Paul Conkin: New book gauges The State of the Earth





The litany of woe has become familiar and seemingly overwhelming. The earth is running out of fossil fuel and facing chaotic weather due to global warming. Water will soon be scarce, and world population continues to explode, taxing diminishing resources.

All true to some extent. But despite the temptation for doom and gloom, all is not lost, says Paul Conkin, Distinguished Professor of History, Emeritus, at Vanderbilt University and author of the new book The State of the Earth: Environmental Challenges on the Road to 2100, published by The University Press of Kentucky.

“Humans will endure,” Conkin said. “It’s a problem of, at what cost?”

The State of the Earth attempts a broad perspective on environmental issues, taking a long view of how humanity came to this crossroads and how Americans can craft policies that may preserve a healthy earth.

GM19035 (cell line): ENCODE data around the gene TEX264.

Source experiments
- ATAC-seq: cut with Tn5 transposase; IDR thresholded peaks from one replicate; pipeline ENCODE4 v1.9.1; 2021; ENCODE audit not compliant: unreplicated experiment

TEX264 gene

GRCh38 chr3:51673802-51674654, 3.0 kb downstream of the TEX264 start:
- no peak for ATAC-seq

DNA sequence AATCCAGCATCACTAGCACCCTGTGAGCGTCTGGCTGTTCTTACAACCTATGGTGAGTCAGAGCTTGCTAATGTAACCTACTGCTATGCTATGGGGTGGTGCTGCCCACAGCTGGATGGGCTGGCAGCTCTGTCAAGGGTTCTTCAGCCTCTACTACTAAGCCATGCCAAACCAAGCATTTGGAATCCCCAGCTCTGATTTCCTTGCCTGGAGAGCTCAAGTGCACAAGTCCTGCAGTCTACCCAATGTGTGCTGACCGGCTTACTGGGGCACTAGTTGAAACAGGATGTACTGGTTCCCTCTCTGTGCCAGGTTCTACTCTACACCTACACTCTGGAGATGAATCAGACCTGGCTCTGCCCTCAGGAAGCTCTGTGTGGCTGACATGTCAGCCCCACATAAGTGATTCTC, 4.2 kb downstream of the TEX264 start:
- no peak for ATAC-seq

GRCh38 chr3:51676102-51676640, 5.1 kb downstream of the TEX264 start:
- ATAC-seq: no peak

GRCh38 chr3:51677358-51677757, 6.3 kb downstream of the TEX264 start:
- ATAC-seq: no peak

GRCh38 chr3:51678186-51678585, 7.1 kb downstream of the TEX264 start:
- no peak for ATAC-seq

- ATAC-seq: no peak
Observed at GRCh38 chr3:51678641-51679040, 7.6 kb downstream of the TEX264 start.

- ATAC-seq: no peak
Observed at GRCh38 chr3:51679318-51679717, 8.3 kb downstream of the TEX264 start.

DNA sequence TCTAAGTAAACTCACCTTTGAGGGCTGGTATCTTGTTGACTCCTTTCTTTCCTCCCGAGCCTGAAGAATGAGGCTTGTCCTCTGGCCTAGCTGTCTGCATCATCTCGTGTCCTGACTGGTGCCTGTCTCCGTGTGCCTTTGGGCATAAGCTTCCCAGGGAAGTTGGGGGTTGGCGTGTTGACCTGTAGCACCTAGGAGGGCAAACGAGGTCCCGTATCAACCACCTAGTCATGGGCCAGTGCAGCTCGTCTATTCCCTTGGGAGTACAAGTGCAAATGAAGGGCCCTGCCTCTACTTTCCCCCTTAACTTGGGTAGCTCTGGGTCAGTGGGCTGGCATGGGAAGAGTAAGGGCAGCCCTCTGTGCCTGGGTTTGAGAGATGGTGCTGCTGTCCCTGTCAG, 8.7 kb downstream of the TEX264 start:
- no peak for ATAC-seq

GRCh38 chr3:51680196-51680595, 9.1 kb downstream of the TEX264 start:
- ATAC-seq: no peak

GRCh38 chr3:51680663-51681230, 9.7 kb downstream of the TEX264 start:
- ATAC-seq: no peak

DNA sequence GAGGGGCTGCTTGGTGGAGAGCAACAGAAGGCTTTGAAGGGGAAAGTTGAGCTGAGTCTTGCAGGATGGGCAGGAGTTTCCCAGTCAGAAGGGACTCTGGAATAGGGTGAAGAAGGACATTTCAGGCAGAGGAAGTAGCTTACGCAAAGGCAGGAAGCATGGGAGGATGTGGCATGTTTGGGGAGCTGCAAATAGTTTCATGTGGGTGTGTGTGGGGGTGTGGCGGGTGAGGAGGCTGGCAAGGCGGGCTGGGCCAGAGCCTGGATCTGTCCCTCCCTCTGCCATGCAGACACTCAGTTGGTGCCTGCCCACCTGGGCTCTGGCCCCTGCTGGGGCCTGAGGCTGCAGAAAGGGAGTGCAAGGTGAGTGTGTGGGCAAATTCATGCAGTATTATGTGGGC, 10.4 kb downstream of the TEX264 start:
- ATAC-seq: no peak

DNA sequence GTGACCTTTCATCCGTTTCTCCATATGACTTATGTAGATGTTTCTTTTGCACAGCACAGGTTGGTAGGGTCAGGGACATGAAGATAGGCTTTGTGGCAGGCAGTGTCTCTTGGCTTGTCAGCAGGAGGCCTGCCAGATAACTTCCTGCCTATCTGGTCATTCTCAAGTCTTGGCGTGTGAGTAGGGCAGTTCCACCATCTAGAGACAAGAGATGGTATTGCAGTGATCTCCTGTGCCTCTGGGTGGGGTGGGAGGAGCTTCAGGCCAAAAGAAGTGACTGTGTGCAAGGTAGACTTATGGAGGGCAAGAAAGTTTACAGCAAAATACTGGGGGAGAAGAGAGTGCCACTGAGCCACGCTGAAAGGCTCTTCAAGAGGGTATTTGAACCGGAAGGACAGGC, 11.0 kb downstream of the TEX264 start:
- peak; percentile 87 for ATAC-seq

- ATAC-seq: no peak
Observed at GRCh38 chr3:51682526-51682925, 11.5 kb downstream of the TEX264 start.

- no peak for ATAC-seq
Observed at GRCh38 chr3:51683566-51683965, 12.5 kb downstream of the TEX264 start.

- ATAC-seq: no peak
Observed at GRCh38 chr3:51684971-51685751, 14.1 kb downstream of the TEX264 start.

“I know of no other book that tries to tease out the implications of the modern industrial age into the 21st century for a non-specialist audience,” said Mark Cioc, author of The Rhine: An Eco-Biography, 1815-2000, about The State of the Earth. “It will stand the test of time.”

Conkin, an historian by trade, has written histories of Vanderbilt University and Vanderbilt’s Peabody College, plus over fifteen other books on recent American history, American religion and philosophy, economic and political theory, and Darwinism and the history of science.

“My background is as an historian, and I draw on that, but I’m not trying to write an environmental history about how we arrived where we are today,” Conkin said. “I have attempted to do what historians rarely do – look way ahead rather than backwards. I believe I understand the various sciences well enough to do a fair and honest job of presenting many very complex issues to a lay audience.”...



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